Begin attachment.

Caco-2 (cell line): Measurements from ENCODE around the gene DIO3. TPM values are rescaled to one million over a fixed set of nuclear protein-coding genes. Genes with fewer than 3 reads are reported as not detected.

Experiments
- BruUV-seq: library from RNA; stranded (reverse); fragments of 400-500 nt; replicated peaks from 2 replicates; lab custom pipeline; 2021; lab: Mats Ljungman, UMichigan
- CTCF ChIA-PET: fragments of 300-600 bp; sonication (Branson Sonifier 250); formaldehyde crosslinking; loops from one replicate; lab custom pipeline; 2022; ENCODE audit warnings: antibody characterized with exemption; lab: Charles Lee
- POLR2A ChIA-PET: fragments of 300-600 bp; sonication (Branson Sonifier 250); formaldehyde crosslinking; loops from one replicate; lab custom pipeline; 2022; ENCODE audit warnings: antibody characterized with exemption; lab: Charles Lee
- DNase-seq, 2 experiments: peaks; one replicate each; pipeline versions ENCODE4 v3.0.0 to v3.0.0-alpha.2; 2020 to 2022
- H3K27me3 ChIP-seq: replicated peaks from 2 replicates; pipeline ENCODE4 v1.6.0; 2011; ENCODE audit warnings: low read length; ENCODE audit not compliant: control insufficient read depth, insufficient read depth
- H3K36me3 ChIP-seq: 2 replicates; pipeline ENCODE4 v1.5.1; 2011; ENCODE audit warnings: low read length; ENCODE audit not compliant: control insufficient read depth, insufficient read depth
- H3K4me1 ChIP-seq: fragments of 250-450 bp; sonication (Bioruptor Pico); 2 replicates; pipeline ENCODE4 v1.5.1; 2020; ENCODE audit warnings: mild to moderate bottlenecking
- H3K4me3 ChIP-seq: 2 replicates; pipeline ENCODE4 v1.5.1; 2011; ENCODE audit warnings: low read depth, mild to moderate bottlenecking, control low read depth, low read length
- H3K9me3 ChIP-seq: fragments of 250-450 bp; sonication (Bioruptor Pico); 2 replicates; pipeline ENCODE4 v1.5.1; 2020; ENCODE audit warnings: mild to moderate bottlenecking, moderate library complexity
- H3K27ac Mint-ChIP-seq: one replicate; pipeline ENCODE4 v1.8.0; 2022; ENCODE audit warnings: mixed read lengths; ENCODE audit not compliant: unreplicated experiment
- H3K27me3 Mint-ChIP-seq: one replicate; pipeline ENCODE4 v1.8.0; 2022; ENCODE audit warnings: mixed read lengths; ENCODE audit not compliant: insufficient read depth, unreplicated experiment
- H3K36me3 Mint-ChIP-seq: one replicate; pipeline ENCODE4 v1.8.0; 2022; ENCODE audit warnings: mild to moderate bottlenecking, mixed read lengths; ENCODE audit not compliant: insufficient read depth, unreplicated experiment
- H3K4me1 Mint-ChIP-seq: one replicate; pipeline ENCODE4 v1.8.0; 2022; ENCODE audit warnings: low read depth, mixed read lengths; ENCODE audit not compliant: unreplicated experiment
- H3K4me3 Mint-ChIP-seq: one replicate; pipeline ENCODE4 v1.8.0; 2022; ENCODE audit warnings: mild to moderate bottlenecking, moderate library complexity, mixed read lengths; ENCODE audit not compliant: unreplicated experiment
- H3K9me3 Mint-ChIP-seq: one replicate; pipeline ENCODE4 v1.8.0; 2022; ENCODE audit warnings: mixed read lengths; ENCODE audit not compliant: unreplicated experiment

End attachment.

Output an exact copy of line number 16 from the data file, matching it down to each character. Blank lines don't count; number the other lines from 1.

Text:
- H3K4me3 Mint-ChIP-seq: one replicate; pipeline ENCODE4 v1.8.0; 2022; ENCODE audit warnings: mild to moderate bottlenecking, moderate library complexity, mixed read lengths; ENCODE audit not compliant: unreplicated experiment